To Change the World, by James Davidson Hunter

I recently saw some mentions of this book, and then stumbled across an early version of the essay which makes up the first third of the book. After reading it I wasn’t sure I wanted to read the book itself. But then I read these three paragraphs from Andy Crouch’s review [emphasis added]:

The irony is that there is no phrase more beloved to a certain kind of Christian than "to change the world." But in Hunter’s persuasive account, the strategies those very same Christians have pursued are, by themselves, woefully incapable of changing the world. (Hunter’s greatest interest is clearly Christianity’s theologically conservative varieties, though he attends to mainline and progressive Christianity as well.) One group focuses on personal renewal and national revival, while another—championing a "Christian worldview"—locates the necessary condition for cultural change not so much in the heart as in the mind. Either way, the premise is that once the hearts and minds of ordinary people are properly revived and informed, the culture will change. "This account," Hunter says flatly, "is almost wholly mistaken."

It is mistaken because of its individualism: it ignores the central role of institutions in transmitting culture. It is mistaken because it is not just institutions that matter, but institutions at the cultural "center" rather than the "periphery"—so that an op-ed in the New York Times is of vastly greater importance than one in the Sacramento Bee. It is mistaken, perhaps most of all, in its egalitarian assumption that the hearts and minds of ordinary people matter—in fact, cultural change is almost always driven by change among a small élite who occupy powerful positions in those culturally central institutions.

And Christianity in America, as Hunter sees it, is very much on the periphery, for all its numerical strength. Its institutions, such as they are, tend to be weak, they tend not to be in culturally central locations, and they tend to address the "lower and peripheral areas" of culture—secondary education rather than university research, popular culture rather than high art, ministries of mercy rather than public policy. At their worst they glory in their marginal status, feeding a subculture that churns out substandard cultural products for consumption by other Christians, simultaneously the most energetic and the least effective culture-makers you could imagine.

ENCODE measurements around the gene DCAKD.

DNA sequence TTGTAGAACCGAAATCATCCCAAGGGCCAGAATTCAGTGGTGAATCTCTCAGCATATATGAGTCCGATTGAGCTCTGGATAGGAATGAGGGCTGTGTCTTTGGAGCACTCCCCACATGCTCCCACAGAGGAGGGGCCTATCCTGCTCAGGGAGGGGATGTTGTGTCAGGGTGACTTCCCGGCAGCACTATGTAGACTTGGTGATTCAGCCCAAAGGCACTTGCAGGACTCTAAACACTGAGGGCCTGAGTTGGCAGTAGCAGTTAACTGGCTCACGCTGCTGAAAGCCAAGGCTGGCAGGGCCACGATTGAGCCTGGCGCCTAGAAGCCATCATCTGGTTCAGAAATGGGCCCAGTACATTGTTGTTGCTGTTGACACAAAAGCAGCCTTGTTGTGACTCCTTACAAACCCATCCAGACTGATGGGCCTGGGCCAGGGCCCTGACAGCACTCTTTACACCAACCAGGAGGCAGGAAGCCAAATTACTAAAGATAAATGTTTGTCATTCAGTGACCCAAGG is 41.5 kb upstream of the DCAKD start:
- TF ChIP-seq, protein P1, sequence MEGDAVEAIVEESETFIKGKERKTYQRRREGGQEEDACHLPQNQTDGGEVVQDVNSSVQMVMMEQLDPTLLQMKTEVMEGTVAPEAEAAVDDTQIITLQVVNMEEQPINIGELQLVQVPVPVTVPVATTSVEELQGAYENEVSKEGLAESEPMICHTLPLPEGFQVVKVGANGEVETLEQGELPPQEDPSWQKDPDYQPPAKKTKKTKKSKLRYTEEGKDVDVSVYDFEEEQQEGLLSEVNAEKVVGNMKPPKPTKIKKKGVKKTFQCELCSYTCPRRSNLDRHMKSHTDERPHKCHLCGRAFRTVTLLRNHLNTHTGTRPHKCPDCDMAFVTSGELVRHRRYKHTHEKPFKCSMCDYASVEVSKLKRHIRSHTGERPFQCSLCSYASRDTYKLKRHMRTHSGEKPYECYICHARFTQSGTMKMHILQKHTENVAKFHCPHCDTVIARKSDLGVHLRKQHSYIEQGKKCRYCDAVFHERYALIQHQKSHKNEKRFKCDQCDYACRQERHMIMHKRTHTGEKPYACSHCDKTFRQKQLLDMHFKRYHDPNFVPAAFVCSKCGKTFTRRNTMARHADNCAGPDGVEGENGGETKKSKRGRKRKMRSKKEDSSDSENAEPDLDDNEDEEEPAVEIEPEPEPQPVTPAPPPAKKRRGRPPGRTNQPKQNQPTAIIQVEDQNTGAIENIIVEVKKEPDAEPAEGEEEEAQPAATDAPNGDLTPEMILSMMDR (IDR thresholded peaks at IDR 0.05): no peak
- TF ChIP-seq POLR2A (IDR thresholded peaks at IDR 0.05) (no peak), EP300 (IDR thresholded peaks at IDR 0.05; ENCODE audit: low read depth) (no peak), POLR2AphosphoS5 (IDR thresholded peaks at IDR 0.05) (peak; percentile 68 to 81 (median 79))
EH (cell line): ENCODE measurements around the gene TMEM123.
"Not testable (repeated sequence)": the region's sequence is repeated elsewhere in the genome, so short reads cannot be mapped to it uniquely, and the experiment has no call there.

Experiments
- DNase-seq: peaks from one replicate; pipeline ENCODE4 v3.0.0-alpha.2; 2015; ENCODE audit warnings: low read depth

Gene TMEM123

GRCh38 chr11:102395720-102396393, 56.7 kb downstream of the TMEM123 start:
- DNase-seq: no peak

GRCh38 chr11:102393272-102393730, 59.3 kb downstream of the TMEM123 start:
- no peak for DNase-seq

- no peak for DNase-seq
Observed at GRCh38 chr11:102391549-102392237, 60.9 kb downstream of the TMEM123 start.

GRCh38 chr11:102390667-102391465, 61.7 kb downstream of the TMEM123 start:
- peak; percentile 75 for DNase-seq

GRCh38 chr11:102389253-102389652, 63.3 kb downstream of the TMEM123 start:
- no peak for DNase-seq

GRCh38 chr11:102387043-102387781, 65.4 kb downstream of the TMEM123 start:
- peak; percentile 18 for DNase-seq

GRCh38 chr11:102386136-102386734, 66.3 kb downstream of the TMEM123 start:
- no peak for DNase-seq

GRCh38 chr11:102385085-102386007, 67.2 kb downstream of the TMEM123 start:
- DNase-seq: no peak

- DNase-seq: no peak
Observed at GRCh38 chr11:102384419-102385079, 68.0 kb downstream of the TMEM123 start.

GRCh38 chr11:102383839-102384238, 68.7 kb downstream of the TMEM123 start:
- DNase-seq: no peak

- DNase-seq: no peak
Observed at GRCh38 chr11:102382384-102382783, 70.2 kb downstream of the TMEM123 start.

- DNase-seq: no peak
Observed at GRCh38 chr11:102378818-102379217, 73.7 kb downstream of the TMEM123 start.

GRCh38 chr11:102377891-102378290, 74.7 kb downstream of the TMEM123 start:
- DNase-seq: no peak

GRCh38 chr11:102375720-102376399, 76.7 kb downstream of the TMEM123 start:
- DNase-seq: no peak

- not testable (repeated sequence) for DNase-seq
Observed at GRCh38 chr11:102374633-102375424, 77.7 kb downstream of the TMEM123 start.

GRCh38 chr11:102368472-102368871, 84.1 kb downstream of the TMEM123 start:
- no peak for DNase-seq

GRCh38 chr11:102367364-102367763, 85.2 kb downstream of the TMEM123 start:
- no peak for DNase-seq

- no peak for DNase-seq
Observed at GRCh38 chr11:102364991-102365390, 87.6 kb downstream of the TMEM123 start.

But wait, there’s more. Hunter’s second essay examines three Christian movements, the Christian Right, the Christian Left, and the neo-Anabaptists who carry on the work of John Howard Yoder. One of Hunter’s conclusions:

What none of these movements can truly imagine, Hunter maintains, is a genuinely cultural vision, one that seeks human flourishing and sees the intrinsic value of culture in its manifold forms. The tragedy of all three movements is their impoverished understanding of culture and of cultural power, and the degree to which they have become captive to ressentiment, the rehearsal of grievances (whether the enemy is secular humanists, Christian conservatives, or the imperial state) rather than the pursuit of a true common good.

What does Hunter see as a preferable alternative?

And this leads to the last, and most hopeful, of Hunter’s essays, in which he calls for a Christian posture that is neither "defensive against," nor "relevant to," nor seeking "purity from" the culture. (Be assured that, as with his whole argument, Hunter frames these broad categories with considerable nuance—he is no sloganeer but a deft analyst.) Rather, Hunter calls us to "faithful presence"—fully participating in every structure of culture as deeply formed Christians who also participate in the alternative community of the church. Whereas the first essay is relentlessly sociological, the last is surprisingly theological, even doxological, in its call for Christocentric, ecclesially formed cultural presence. The vision Hunter would have us embrace turns out not to aspire to world-changing at all—the very idea of "changing the world" is rooted in a quest for dominance that fundamentally misunderstands the Christian gospel and the way of Jesus, not to mention the realities of our pluralist, late modern society. Rather, we should embody a sacrificial love for our neighbors, of all faiths and none, expressed in acts of culture-making and institution-building that serve their good and leave the ultimate fate of our culture to the judgment and providence of God. And by this third essay, the strategic concern for élite presence has faded into the background—Hunter envisions Christians practicing that presence at the "periphery," in the "center," and everywhere in between.

Wow. Now I very much want to read Hunter’s book.

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2 thoughts on “To Change the World, by James Davidson Hunter

  1. You can hear Mr. Hunter on the most recent Mars Hill Audio Journal, being interviewed by Ken Myer.

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